Mr. April: Bill Russell. Not until his last season, 1969, did the NBA play a game in May, so this is an easy choice: 13 seasons, 12 trips to the NBA Finals, 11 World Championships. This is a total matched in North American sports only by Henri Richard of the Montreal Canadiens, but Henri was never the best player on his own team -- in fact, for the 1st 5 years of his career, he wasn't even the best player on his team in his own family (see below). Still, Russell and the Pocket Rocket are the only people with more championship rings than fingers. (Unless you want to count rings added as head coaches or executives.)
No, the Nehru jacket does not disqualify him.

Don't forget that, for the last two seasons of his career, Russell won titles as a player-coach -- the 1st black head coach in major league sports, unless you count Fritz Pollard in the early, ragtag days of the NFL.

To give you an idea, the last player-coaches to win in the other sports are: Baseball, Lou Boudreau, 1948 Cleveland Indians; Hockey, Ebbie Goodfellow, 1943 Detroit Red Wings (although he played in 11 games that season, he didn't insert himself for the Playoffs); Football, Curly Lambeau, 1929 Green Bay Packers. I suppose you could count Kenny Dalglish, who played 1 game for Liverpool FC while he was managing them to the 1989-90 Football League title. But Russell was still an All-Star quality player while coaching the Celtics to the '68 and '69 NBA Titles. (To be fair, Boudreau was named American League MVP in '48, and deservedly so.)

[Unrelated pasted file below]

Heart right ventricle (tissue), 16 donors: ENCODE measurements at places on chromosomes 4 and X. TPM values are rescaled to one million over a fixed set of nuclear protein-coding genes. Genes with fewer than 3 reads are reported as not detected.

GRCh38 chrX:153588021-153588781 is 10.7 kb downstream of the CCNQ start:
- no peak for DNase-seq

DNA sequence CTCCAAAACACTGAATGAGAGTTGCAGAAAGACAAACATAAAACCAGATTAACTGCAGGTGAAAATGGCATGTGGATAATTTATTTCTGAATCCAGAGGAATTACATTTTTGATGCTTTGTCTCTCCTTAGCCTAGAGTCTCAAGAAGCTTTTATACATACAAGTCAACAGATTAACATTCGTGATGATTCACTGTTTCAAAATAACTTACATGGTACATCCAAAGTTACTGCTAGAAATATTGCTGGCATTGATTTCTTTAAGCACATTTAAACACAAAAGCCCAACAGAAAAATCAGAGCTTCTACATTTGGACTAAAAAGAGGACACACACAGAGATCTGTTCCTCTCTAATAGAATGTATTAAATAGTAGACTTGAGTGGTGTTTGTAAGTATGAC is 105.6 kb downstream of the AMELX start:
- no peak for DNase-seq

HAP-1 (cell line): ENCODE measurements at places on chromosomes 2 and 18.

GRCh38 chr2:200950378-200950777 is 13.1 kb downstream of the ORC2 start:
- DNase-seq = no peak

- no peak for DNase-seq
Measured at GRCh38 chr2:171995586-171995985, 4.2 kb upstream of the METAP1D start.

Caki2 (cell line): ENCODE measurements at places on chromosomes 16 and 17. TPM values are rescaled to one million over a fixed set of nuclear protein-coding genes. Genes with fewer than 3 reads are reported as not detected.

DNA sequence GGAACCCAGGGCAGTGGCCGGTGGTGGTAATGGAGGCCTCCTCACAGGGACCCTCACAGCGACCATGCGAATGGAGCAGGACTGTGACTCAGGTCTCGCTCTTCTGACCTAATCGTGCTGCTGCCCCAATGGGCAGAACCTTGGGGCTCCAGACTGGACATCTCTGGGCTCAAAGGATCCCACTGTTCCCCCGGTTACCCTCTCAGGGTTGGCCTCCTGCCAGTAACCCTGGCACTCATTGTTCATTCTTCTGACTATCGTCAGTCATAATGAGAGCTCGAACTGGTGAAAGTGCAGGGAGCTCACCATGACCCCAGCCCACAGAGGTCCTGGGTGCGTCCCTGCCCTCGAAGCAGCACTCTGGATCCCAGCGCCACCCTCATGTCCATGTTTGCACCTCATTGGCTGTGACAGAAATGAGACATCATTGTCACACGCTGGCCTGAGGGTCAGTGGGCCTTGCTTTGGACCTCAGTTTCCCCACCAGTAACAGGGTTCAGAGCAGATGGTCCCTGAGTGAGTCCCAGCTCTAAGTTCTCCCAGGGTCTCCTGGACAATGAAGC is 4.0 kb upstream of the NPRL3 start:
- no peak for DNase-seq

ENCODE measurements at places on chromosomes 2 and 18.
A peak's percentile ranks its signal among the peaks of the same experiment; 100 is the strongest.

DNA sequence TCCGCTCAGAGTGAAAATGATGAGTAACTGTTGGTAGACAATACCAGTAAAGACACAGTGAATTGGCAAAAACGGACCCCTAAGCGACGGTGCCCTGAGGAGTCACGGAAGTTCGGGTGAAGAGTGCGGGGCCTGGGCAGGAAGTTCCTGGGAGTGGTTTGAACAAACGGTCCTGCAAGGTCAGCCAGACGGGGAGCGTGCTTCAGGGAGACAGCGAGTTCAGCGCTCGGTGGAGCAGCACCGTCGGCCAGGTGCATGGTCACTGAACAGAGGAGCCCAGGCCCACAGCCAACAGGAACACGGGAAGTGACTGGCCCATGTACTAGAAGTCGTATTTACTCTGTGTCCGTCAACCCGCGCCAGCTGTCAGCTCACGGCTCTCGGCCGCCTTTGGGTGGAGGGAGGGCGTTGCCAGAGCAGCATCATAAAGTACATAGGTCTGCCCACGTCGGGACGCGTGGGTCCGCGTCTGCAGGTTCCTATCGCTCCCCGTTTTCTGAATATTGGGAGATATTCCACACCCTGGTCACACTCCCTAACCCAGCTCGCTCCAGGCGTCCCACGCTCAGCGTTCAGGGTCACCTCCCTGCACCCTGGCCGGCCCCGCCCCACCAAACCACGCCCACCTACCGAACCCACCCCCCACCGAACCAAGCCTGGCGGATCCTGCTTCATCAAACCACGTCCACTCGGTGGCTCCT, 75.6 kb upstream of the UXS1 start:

Runners-up: Maurice Richard (Henri's brother, the Rocket was the biggest star in hockey as the Montreal Canadiens reached 13 Stanley Cup Finals, winning 10, in his 18 seasons), Gordie Howe (the greatest player in hockey history, winning 4 Stanley Cups and 2 WHA titles).

I had considered Jack Nicklaus, whose record of 18 "majors" includes a record 6 of the April-based Masters, but golf is not a sport. If Tiger Woods surpasses either record (the former, he probably will, but the latter, probably not, and even if he does, I can't see him winning it at 40 like Jack did for his 5th, let alone 46 like Jack did for his 6th), it still won't make him sports' Mr. April.